It would, for example, send $225 million to the states to expand prevention, treatment, and recovery programs. It would provide another $200 million for state and local law enforcement programs, including drug treatment and education.

The CARA bill makes good policy changes, Shaheen said, but Congress needs to send money to treatment providers and first responders who are on the front lines of the epidemic. She noted that in 2009, Congress appropriated more than $2 billion to combat the swine flu epidemic. And in 2014, lawmakers approved $5 billion for Ebola, which only killed one person in the U.S. That same year, 47,000 Americans died of drug overdoses.

“We are not going to get … this under control unless the federal government steps up and provides resources,” she said.

Schumer, who is in line to become the Senate’s majority leader if Democrats regain control of the Senate, essentially dared Republicans to oppose the extra money. He accused Republicans of talking a good game on the heroin epidemic and other issues, but suggested their motivations might be political.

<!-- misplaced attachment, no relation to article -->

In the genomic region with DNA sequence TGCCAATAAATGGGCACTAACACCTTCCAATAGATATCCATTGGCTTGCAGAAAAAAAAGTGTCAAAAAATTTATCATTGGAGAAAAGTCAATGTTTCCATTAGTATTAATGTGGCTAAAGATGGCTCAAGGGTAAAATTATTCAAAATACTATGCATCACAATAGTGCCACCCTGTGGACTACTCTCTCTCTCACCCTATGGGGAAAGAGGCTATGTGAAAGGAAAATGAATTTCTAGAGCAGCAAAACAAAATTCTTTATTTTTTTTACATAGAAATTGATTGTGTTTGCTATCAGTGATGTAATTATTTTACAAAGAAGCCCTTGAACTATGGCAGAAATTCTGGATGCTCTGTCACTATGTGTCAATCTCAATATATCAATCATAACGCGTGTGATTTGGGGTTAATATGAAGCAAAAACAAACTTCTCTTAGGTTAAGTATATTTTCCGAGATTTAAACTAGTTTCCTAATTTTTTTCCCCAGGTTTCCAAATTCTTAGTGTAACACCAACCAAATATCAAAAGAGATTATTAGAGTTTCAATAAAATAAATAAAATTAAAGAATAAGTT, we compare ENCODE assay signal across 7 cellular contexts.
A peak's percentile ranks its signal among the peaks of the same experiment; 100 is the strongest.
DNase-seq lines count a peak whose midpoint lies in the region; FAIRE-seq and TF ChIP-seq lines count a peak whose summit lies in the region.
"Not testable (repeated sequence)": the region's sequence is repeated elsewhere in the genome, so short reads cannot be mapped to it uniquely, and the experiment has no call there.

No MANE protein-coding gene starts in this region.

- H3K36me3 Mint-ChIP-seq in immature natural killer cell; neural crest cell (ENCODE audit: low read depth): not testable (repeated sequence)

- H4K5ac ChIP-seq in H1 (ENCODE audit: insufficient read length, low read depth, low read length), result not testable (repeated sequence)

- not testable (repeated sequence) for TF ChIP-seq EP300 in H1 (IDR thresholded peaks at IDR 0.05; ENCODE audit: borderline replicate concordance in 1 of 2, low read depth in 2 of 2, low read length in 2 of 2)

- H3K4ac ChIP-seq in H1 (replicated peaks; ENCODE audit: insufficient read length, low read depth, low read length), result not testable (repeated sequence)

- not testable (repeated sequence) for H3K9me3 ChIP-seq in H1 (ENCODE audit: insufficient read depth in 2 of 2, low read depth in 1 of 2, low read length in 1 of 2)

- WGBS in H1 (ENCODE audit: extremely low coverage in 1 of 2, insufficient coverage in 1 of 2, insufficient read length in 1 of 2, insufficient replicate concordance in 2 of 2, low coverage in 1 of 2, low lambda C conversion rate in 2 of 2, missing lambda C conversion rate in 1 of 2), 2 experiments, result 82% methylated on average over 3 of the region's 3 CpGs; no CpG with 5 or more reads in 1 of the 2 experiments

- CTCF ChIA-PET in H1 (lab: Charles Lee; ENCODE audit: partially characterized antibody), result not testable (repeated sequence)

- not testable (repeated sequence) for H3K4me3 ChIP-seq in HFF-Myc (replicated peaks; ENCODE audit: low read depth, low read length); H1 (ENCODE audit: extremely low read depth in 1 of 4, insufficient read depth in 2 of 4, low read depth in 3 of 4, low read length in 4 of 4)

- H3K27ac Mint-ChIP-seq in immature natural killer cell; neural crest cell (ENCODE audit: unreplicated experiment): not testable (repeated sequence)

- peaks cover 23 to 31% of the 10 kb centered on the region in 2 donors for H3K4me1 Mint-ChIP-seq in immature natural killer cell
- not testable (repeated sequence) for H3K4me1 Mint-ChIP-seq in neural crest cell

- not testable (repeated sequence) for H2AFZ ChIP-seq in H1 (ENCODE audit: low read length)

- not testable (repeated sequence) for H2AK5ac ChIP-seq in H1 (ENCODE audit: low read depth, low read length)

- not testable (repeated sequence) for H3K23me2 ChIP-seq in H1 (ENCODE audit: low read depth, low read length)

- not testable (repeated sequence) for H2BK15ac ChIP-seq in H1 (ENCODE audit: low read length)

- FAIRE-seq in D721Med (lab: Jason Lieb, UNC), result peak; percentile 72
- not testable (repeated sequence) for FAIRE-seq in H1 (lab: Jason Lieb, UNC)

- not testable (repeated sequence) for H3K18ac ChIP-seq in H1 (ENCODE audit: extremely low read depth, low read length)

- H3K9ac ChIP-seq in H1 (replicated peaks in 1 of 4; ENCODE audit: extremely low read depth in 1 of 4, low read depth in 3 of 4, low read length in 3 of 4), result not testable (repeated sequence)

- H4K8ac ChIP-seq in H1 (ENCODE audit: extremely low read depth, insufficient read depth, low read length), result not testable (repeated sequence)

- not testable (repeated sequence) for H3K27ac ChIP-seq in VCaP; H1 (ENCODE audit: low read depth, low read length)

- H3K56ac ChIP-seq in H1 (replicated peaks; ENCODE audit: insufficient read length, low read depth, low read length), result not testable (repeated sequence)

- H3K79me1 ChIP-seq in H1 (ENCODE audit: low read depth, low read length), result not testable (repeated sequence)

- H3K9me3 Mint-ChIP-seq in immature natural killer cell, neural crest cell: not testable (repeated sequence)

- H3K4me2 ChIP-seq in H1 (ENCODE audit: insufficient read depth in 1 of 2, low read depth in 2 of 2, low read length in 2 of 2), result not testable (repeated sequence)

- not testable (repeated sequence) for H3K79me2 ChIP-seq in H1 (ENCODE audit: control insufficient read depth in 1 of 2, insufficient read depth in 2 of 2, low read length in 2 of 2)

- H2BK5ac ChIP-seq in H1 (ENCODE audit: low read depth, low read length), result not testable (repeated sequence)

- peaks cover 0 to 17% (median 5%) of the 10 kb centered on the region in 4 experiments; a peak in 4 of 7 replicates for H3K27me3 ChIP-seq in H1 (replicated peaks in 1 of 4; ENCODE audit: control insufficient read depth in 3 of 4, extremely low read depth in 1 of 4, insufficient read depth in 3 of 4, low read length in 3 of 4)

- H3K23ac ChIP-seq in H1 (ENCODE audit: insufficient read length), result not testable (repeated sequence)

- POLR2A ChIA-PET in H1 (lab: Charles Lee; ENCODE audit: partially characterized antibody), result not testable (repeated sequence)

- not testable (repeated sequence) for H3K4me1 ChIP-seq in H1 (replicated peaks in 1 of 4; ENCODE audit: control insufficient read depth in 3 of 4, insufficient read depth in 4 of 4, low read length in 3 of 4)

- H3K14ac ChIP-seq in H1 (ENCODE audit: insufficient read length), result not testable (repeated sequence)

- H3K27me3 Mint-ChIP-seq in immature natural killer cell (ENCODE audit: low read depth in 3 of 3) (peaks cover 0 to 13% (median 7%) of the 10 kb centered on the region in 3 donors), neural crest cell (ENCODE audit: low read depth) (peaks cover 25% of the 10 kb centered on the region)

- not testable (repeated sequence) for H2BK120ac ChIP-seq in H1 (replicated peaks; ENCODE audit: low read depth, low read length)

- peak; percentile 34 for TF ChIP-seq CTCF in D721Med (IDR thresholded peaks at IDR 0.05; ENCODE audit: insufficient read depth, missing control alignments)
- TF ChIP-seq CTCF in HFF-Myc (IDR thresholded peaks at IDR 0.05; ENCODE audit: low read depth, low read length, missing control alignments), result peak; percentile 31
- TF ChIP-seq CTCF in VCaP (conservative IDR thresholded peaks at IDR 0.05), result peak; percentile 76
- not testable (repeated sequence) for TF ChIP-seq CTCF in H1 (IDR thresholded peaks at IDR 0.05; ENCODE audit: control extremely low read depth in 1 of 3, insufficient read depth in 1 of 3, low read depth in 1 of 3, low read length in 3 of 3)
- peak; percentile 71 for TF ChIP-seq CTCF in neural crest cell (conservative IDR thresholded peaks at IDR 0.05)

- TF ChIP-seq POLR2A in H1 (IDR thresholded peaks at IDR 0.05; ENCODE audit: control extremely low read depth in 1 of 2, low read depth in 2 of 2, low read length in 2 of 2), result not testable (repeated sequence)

Republicans offer legislation to authorize increased spending and “put the names of senators who are up for re-election on them,” Schumer said, but they don’t follow up with real dollars when it comes to approving spending bills. “We are here to hold their feet to the fire,” he said.

Portman noted that Schumer is a co-sponsor of the CARA bill and he voted for it Thursday. Asked whether he would support the additional money, Portman said it was important to pass the CARA bill first, and that would lead to increased funding.

“I’m not against more funding,” Portman said. But CARA will provide “a new framework for how you spend the money,” making sure it goes to effective programs that steer addicts away from prisons and into treatment, among other changes.

Tonda DaRe, an Ohio mother who testified in support of the CARA bill at a Judiciary Committee hearing last month, said she is thrilled lawmakers are scrambling to offer solutions to the epidemic. DaRe, who lost her daughter to a heroin overdose, said it would be “fantastic” if Congress approved both the policy changes and the increased funding.

“Somehow, somewhere all of a sudden this is on everybody’s radar,” she said. “I’m thankful for that. Hopefully there will be many less lost children.”

One Response

  1. The Dems biggest playbook ploy….Never let a good crisis go to waste.especially during an election year..Rahm Emanual….Obama’s former chief of Staff, now mayor of Chicago…..and then notice how fast the attention dies off right after